The general consensus on BiggerPockets is that multifamily housing is the best way to invest in real estate. Many investors start out with single family homes and then hope to move up to multifamily at some point. I have a plan to purchase 100 single family rentals and I am told all the time I need to buy multifamily instead of single family.
I am not one of those investors who believe multifamily is the best way to invest in real estate. I have ten long-term rental properties and they are all single family homes. There are many reasons why I invest in single family over multifamily, but the biggest reason is I make more money on single family. I am planning on my rental properties to help me become rich and the single family is the best way for me to invest. That does not mean single family properties are the best choice for everyone, in fact I think my market has a lot to do with how I invest.
The cap rate and returns are very low on multifamily home in my area
In Northern Colorado the cap rates on multifamily are around 5% for properties I would want to invest in. There are some homes with better cap rates that need a lot of work or have other serious issues. I am not afraid of buying a home that needs work; when I say serious issues I mean foundation, structural or functional problems that cannot be fixed.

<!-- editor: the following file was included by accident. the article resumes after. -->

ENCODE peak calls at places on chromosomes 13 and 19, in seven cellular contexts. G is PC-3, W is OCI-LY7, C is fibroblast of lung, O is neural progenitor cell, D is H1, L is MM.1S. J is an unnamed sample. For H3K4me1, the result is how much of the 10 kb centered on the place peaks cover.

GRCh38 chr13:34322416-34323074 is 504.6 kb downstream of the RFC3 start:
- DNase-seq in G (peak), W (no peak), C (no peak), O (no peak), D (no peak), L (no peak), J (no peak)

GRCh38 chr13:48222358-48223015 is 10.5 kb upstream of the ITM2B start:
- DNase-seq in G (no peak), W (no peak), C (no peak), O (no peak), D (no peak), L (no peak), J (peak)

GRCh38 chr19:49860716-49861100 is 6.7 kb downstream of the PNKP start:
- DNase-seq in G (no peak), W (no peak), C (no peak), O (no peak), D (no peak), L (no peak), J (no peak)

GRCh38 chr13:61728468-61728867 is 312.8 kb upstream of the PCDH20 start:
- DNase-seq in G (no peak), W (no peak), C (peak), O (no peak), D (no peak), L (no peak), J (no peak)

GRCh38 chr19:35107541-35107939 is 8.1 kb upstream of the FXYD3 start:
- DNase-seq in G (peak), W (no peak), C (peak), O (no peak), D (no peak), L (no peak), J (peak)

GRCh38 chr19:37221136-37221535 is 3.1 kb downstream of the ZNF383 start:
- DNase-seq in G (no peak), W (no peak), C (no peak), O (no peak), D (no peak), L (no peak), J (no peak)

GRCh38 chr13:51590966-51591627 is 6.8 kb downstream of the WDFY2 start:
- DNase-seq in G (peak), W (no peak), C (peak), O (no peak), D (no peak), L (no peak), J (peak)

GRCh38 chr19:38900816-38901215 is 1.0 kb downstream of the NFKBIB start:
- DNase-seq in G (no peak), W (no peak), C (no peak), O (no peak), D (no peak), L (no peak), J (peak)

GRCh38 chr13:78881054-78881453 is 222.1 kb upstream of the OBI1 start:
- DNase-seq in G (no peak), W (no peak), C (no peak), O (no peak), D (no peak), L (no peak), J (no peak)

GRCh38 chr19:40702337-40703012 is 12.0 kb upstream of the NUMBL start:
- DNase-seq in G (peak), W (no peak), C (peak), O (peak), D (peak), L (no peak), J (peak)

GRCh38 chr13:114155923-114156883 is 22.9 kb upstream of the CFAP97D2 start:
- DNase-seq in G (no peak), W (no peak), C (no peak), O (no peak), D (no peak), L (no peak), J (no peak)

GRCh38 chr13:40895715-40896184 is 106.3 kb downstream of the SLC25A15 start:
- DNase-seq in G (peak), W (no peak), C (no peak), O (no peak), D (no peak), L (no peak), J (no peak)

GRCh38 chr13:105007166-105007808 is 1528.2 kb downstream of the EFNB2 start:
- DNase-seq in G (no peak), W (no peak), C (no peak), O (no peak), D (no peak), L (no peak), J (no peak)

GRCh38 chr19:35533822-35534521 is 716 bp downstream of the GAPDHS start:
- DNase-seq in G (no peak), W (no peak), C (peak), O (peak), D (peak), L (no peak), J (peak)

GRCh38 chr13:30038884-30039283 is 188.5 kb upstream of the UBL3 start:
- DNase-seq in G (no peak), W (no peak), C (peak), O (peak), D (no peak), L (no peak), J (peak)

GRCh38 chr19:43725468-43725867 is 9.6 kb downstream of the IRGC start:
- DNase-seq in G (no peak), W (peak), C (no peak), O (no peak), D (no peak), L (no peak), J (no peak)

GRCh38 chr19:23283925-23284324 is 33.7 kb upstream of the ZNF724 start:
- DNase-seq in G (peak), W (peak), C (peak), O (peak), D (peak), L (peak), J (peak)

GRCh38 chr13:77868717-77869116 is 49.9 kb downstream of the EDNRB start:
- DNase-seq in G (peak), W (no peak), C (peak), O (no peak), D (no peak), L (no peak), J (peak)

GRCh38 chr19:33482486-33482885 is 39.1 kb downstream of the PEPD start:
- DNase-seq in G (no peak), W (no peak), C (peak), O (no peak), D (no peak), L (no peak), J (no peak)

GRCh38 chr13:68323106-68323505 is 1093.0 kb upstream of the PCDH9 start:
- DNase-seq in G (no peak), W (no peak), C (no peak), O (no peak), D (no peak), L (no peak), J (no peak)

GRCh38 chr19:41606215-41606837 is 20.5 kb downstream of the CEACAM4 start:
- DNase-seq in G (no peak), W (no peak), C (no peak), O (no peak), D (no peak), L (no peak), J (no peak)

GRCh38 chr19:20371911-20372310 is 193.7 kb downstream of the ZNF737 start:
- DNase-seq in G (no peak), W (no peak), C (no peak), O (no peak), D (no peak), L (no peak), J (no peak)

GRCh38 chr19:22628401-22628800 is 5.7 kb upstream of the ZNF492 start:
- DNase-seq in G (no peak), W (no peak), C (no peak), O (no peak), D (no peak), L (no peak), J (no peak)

One example of a multifamily home for sale in my area right how is a four-plex built in 1971 for $275,000. The property has 8 bedrooms, 4 baths and very basic units. The rental income is listed as $25,200 a year before expenses. The MLS is very lacking in information, but I am guessing the landlord pays for water, trash, yard care and possibly gas or electric. Even though this property is listed for sale and has not sold yet, it is the cheapest four-plex for sale in the county and similar properties have sold in this price range. If you do the math using the 50% rule this property has less than a 5% cap rate.
Single family rental property returns are higher in my area
My last single family rental property purchase was a ranch home with 4 bedrooms, 2 baths and a 2 car garage. I bought the property for $133,000 and it is now rented for $1,400 a month. I had to put in about $1,500 of repairs into it and it was rented less than a month after I bought it. Looking at just the cap rate based on the 50% rule, this deal is slightly better than the four-plex.
One of the advantages of multifamily is supposed to be economy of scale. The more units you buy and the higher price you pay, the cheaper the property should be. However, my one unit property is giving me a better return then a four unit property that will require more management, have more turnover and more expenses.
There are many more single family properties available in my area